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We have a vacancy for a Postdoc researcher to work on the research project, 'Translating climate science for international law', led by Dr Nataša Nedeski, Assistant Professor of Public International Law. The successful candidate is a curious and creative researcher with a completed dissertation in public international law on a topic relating to climate change, international environmental law and/or the intersection between science and international law.

Translating climate science for international law

The entry of scientific findings and arguments into international law on climate change is necessary and inevitable. A wealth of scientific evidence is available on the causes, impacts, adaptation to and mitigation of climate change. Such scientific findings are needed not only to better grasp the causes and extent of the problem as well as possible solutions, but also for giving concrete substance to legal norms and concepts.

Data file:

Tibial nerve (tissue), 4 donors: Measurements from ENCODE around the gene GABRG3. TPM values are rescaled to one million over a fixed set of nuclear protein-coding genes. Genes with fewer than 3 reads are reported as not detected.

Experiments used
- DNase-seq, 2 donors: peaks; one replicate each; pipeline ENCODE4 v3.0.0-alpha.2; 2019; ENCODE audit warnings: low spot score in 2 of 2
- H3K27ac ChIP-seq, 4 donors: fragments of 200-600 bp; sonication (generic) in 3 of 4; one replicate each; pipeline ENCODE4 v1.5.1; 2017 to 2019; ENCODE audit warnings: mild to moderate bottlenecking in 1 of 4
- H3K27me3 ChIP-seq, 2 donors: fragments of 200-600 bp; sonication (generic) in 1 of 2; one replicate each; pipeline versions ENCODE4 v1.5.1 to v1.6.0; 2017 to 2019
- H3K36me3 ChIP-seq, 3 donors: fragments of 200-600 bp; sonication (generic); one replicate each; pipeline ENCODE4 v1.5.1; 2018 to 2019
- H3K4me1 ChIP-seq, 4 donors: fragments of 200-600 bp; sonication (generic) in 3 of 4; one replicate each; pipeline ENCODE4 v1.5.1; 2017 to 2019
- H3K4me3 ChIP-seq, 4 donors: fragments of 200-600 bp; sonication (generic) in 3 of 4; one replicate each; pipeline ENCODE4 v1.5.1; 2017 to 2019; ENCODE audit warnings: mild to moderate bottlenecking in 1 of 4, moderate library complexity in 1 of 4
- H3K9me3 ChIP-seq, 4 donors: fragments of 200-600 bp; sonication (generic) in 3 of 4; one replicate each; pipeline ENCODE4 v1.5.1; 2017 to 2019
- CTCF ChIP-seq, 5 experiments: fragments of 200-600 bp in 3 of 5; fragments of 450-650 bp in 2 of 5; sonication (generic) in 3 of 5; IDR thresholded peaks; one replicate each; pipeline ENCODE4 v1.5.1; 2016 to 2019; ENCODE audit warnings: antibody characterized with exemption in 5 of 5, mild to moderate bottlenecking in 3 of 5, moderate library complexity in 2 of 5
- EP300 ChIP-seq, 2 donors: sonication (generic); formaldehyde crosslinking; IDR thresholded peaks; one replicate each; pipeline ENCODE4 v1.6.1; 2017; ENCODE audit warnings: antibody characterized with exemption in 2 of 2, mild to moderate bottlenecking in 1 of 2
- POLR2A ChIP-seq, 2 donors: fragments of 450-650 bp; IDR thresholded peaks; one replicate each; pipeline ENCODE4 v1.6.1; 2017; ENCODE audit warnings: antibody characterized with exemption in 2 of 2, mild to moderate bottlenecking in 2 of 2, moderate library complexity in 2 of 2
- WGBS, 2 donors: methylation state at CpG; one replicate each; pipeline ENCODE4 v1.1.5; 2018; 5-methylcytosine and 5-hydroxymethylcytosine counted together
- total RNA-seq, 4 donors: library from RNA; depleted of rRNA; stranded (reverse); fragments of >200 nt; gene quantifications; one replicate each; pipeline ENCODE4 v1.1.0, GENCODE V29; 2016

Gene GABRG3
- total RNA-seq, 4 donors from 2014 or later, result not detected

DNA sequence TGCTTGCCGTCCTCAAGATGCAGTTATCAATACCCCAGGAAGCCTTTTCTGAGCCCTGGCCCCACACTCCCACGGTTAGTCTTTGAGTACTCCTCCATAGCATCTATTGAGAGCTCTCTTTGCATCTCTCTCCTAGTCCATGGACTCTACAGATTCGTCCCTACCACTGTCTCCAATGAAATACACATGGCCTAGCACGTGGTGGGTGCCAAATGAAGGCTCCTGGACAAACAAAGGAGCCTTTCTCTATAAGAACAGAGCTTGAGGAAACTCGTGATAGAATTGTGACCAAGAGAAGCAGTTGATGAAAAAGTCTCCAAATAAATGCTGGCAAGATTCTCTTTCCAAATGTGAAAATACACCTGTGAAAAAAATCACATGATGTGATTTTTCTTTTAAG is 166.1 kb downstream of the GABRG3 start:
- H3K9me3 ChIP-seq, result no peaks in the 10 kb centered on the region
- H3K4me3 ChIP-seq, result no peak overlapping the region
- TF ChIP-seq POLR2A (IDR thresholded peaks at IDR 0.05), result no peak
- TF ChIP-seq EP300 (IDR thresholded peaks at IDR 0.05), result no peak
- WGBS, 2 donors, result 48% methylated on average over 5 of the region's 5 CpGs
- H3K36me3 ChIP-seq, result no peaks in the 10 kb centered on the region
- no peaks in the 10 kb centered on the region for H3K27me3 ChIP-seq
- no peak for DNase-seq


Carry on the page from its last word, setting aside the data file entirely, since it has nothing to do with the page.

Knowledge stemming from (climate) science is vital to understand, interpret and apply fundamental legal notions such as causation, risk, precaution, proof, highest possible ambition and significant or irreversible harm. As such, (climate) science can play a key role in giving concrete content to international obligations and establishing causal links between the (in)action of States contributing to climate change and climate impacts.

The aim of this project is to enhance our understanding of how (climate) science has been used, and can be used, in the development, interpretation and application of international legal rights, obligations and procedures (including litigation) that are relevant to climate change. 

More information about the research project

Mr. dr. N. (Natasa) Nedeski

Faculty of Law

Public International Law